At a hearing in front of the House Oversight Committee this morning, MIT economist and Obamacare Architect Jonathan Gruber attempted to explain away recently unearthed comments about the Affordable Care Act's subsidies that could prove troublesome for the health law as it heads to the Supreme Court again next year. But his new explanation doesn't make much sense.
To understand today's testimony, you have to go back to a video taken in January 2012. The video shows Gruber at a conference, where he's asked about what would happen if states declined to establish health insurance exchanges under Obamacare. Gruber says in the video that "what's important to remember politically about this is if you're a state and you don't set up an exchange, that means your citizens don't get their tax credits."
This line was something of a bombshell when it was discovered this summer, because it showed Gruber, one of the most influential and widely quoted Obamacare experts, clearly saying exactly what the challengers in a series high-profile suits against the administration's implementation of the health law have argued: that, despite the Internal Revenue Service decision to allow health insurance tax credits to flow through either federal or state-run exchanges, the plain text of the law only allows for tax credits (subsidies) in state-established exchanges. The challenge was recently accepted by the Supreme Court, further raising the prominence of the remarks.
When this remark initially surfaced over the summer, Gruber described it as a "speak-o," the verbal equivalent of a typo. But that was hard to believe given that Gruber elaborated on it at length, and given that another recorded remarked quickly surfaced in which Gruber said almost exactly the same thing. The recordings strongly suggested that he meant to say what he said, and that he knew what the implications were.
In today's testimony, Gruber offered a new explanation, saying that what he meant when he made the remarks in 2012 was that he wasn't confident the federal government would set up an exchange; if the federal government didn't build a fallback, then that would mean that states choosing not to build their own would lose access to tax credits. In the prepared version of his testimony, he puts it like this: "The point I believe I was making was about the possibility that the federal government, for whatever reason, might not create a federal exchange."
For several reasons, it's difficult to buy this updated explanation. For one thing, it conveniently ignores the question Gruber was asked in that January 2012 presentation, which was about the establishment of exchanges. "It is my understanding that if states don't provide them," the questioner says, "then the federal government will provide them for the states."
In his response, Gruber doesn't dispute this at all. In fact, he opens his response by saying, "yeah," in agreement with the questioner. He does mention that the federal government has slow-walked the creation of its exchange, perhaps in order to encourage states to set up their own, but he doesn't once raise the possibility that the federal fallback won't exist at all. Instead, he talks only about the consequences of states declining to establish their own exchanges, not the consequence of what might happen if states decline and the federal government also fails to create an exchange.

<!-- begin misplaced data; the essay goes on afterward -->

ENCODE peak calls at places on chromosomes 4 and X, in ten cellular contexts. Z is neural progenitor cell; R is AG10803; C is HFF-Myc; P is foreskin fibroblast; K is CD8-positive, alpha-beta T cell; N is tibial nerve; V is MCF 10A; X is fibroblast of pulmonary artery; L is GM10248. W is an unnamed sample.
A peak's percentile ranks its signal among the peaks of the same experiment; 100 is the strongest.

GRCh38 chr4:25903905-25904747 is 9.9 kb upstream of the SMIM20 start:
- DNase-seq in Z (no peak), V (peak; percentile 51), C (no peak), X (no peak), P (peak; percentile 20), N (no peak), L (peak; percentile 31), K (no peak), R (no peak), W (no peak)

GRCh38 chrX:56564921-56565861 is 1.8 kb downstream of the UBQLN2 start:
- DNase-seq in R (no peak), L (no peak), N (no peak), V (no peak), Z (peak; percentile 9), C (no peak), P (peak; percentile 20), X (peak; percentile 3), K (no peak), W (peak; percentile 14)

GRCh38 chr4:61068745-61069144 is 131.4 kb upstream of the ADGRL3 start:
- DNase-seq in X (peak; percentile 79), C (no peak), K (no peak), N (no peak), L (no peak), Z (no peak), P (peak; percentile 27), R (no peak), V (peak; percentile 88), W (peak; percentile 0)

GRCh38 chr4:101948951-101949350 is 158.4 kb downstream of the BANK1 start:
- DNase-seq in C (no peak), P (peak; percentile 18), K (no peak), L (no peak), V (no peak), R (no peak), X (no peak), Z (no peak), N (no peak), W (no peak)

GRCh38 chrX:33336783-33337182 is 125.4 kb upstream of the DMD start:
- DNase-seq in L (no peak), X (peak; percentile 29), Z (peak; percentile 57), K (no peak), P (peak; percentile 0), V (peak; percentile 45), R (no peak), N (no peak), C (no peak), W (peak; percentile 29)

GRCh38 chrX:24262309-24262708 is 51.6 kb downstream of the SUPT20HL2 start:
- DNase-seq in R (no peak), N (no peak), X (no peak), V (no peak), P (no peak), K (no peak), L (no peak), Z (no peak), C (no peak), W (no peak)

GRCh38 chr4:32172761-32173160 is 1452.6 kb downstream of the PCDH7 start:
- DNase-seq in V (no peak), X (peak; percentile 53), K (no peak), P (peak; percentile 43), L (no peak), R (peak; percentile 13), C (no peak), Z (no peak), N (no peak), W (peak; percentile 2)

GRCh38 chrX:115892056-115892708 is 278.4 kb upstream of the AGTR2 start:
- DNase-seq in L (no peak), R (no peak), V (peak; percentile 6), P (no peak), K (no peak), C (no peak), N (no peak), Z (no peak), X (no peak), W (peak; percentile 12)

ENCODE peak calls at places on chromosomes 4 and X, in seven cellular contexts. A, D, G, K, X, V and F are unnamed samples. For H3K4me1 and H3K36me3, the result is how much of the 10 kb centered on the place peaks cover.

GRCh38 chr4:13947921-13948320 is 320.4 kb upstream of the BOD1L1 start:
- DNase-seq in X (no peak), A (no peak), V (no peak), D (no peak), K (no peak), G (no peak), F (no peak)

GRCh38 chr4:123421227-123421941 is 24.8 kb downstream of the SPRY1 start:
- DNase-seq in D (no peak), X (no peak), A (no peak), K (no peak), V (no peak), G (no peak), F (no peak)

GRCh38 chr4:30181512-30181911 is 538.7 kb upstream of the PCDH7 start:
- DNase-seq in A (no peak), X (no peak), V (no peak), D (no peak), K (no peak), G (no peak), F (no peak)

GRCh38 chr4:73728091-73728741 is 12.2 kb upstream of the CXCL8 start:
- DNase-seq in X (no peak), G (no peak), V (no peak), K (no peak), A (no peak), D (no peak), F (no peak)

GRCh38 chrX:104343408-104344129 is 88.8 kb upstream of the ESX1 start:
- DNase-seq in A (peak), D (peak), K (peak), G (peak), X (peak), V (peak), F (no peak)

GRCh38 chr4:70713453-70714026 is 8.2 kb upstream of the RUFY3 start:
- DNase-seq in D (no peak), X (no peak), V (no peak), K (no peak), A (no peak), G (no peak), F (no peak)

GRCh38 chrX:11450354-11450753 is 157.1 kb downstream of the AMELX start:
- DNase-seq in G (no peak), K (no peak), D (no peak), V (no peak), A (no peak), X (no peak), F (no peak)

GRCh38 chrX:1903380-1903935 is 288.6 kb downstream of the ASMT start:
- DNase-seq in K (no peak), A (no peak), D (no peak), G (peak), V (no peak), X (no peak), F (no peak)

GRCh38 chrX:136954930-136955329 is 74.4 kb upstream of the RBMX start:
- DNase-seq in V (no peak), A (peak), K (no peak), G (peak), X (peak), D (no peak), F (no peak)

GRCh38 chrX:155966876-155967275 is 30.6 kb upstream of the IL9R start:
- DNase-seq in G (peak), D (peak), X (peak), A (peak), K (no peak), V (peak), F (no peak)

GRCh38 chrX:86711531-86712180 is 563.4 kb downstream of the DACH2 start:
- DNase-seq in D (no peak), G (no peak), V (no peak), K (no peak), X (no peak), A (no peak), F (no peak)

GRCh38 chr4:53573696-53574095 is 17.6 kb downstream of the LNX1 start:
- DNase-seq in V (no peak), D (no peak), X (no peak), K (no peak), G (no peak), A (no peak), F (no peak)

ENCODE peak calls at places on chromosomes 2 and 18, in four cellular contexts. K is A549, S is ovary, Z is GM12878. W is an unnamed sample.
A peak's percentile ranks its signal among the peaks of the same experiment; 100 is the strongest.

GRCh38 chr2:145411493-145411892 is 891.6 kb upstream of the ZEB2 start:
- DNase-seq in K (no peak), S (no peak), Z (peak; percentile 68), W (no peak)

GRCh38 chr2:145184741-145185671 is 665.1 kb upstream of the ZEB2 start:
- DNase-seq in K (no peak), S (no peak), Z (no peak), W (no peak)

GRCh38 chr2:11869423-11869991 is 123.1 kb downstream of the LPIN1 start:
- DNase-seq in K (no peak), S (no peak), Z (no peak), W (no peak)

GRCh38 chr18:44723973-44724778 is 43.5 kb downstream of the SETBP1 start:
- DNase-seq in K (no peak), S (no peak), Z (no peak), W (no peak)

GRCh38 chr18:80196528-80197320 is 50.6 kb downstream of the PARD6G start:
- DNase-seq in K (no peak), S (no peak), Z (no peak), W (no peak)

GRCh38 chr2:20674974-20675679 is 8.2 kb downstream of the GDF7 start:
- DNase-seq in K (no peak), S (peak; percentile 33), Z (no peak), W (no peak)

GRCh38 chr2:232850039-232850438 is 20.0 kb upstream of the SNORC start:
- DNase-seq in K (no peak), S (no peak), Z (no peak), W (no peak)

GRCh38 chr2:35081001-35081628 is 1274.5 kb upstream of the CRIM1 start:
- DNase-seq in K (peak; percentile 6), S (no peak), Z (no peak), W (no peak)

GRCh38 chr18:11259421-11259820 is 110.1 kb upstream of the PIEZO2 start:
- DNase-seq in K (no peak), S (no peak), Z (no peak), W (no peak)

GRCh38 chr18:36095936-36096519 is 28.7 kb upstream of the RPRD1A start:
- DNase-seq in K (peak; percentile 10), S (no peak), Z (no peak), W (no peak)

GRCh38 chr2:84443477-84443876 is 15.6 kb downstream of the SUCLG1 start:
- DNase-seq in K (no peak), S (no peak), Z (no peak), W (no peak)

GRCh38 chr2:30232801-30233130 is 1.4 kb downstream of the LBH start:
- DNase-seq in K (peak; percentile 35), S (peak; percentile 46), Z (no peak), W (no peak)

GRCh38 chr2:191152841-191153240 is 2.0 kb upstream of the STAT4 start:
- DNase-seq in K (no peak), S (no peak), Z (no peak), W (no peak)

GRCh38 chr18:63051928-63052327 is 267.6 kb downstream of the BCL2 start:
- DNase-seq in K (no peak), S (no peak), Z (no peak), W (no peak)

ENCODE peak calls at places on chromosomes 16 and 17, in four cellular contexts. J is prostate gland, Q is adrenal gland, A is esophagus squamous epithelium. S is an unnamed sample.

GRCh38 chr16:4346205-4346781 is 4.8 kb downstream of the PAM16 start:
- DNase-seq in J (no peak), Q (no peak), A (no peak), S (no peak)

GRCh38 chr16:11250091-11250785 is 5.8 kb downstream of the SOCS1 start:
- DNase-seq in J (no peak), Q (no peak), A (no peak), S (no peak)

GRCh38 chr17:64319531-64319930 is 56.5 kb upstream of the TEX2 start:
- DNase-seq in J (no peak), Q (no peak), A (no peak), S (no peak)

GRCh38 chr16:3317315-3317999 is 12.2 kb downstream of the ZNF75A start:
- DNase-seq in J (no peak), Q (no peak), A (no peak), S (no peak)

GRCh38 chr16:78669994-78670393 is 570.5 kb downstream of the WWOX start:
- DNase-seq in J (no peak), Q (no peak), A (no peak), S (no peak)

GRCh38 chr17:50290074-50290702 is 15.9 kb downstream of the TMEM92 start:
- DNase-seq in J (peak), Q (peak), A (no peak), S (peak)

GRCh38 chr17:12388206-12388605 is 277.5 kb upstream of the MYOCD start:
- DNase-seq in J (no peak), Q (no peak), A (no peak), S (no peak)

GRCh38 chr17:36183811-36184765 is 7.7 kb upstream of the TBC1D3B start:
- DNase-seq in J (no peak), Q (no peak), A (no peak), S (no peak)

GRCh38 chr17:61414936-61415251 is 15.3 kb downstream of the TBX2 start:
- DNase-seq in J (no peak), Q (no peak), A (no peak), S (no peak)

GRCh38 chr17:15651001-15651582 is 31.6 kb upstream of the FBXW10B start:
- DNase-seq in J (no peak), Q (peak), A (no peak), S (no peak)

Nor does he raise the possibility that the federal government might fail to set up an exchange in the other recording. In that recorded speech, he says that "if your governor doesn't set up an exchange, you're losing hundreds of millions of dollars of tax credits to be delivered to your citizens." Again, he's not saying, "if your governor doesn't set up the exchange and the federal government also doesn't set up an exchange." He's just saying that this is the result of a state not building its own exchange.
Gruber's suggestion that he was thinking that the federal government might fail to create an exchange is also odd given that the federal government is required by law to do so if a state does not. Asked about this requirement today by Rep. Justin Amash (R-Mich.), Gruber claimed not to recall the exact details of what the law entails. That's tough to believe given that Gruber spent years as a high-profile, well-paid consultant to states considering setting up their own exchanges. But even if he does not remember the details now, it is even harder to believe that Gruber did not know about this requirement back in 2012, when he was in the midst of exchange-related consulting work for multiple states.
Finally, Gruber admitted that he has come up with this explanation for what he must have been trying to say entirely after the fact. While "thinking about how I could have made that statement, I believe that's what I had in mind," he said today. This is an explicit admission that he's rationalizing his prior statement in order to fit with what he now believes.
Gruber's appearance before the committee came after numerous additional videos surfaced this fall in which Gruber suggested that the process leading to the passage of Obamacare was not transparent. In those videos he said that the law relied on a convoluted structure to confuse the public about how it worked, and was written in a "tortured" way to achieve a desirable score from the Congressional Budget Office. His appearance was a kind of penance and public shaming, and he repeatedly attempted to distance himself from those remarks. Instead what he ended up proving was that he could torture his own remarks too.